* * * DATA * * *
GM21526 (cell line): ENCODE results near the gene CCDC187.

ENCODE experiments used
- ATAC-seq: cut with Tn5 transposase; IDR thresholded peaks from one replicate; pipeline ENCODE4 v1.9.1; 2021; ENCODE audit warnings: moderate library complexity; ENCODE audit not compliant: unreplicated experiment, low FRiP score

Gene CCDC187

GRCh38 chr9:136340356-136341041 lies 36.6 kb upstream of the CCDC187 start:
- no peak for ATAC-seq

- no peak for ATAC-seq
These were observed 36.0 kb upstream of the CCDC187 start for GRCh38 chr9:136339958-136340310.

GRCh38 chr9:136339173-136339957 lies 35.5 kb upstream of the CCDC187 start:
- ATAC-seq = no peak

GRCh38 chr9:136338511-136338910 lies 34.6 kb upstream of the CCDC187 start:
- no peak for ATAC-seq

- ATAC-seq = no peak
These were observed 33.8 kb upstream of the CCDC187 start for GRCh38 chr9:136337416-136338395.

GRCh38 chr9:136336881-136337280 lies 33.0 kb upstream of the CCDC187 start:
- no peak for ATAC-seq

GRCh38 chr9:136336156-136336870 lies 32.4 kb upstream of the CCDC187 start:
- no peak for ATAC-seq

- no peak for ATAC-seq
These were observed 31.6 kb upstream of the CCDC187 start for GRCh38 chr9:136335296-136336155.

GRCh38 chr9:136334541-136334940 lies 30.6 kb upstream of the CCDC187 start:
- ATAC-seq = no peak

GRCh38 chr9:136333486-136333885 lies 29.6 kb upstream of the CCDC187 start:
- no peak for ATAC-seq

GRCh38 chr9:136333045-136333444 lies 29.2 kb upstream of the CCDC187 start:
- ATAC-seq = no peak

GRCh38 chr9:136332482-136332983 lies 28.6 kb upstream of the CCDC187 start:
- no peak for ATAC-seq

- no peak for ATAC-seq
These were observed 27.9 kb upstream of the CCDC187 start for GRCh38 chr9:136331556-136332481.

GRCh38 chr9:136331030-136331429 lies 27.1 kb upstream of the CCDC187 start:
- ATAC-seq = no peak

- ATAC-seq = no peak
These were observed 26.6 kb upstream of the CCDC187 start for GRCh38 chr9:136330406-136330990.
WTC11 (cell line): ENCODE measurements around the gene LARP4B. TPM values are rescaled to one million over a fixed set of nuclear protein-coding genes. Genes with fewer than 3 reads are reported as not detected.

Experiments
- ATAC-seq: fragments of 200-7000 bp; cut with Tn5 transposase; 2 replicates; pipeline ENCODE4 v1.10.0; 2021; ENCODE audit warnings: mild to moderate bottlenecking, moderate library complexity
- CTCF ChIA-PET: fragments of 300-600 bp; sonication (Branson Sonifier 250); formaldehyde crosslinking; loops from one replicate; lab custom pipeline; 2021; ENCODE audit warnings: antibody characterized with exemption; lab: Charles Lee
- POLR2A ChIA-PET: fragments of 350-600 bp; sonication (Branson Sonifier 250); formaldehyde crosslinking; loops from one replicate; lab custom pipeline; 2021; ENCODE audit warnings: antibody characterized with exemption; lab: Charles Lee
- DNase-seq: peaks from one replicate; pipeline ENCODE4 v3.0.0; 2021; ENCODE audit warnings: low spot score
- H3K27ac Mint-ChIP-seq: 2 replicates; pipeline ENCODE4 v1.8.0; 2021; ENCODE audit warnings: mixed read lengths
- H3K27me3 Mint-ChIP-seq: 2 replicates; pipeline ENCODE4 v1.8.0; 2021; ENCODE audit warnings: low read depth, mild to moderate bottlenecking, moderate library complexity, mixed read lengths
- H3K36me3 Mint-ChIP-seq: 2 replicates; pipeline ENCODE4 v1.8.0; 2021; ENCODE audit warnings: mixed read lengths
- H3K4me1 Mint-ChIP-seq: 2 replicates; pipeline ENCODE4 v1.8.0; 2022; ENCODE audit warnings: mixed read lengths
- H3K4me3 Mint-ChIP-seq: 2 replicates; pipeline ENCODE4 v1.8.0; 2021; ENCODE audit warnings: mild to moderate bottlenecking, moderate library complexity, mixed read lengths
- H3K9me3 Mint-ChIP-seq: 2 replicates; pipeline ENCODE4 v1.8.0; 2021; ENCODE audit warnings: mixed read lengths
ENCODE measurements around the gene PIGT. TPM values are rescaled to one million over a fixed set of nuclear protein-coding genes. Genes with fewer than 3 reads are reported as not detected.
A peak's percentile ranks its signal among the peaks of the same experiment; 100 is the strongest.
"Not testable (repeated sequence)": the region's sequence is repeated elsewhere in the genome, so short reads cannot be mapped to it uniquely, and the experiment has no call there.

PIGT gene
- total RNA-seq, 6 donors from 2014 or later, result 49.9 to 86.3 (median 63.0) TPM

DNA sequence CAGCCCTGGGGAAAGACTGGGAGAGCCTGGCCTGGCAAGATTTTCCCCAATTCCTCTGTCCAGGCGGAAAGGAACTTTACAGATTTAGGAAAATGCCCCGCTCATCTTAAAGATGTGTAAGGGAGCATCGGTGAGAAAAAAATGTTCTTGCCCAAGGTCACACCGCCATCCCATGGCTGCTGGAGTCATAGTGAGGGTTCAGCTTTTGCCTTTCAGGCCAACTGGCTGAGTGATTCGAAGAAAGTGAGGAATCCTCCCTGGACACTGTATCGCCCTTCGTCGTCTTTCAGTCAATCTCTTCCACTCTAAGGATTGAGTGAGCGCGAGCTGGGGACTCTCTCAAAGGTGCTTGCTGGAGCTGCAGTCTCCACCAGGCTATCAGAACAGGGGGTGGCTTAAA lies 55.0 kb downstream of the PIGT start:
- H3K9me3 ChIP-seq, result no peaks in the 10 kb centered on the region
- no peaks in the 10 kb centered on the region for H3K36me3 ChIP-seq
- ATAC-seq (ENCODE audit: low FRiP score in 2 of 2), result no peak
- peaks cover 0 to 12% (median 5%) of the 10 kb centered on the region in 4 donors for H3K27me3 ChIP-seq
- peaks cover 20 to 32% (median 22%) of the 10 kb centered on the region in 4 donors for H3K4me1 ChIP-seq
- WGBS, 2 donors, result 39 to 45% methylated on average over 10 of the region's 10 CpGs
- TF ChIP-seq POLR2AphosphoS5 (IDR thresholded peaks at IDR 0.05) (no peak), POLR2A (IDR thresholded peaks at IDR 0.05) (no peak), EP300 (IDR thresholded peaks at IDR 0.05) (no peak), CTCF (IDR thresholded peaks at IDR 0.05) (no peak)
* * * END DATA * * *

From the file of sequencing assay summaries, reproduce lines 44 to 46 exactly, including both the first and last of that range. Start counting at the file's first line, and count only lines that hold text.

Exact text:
- H3K4me1 Mint-ChIP-seq: 2 replicates; pipeline ENCODE4 v1.8.0; 2022; ENCODE audit warnings: mixed read lengths
- H3K4me3 Mint-ChIP-seq: 2 replicates; pipeline ENCODE4 v1.8.0; 2021; ENCODE audit warnings: mild to moderate bottlenecking, moderate library complexity, mixed read lengths
- H3K9me3 Mint-ChIP-seq: 2 replicates; pipeline ENCODE4 v1.8.0; 2021; ENCODE audit warnings: mixed read lengths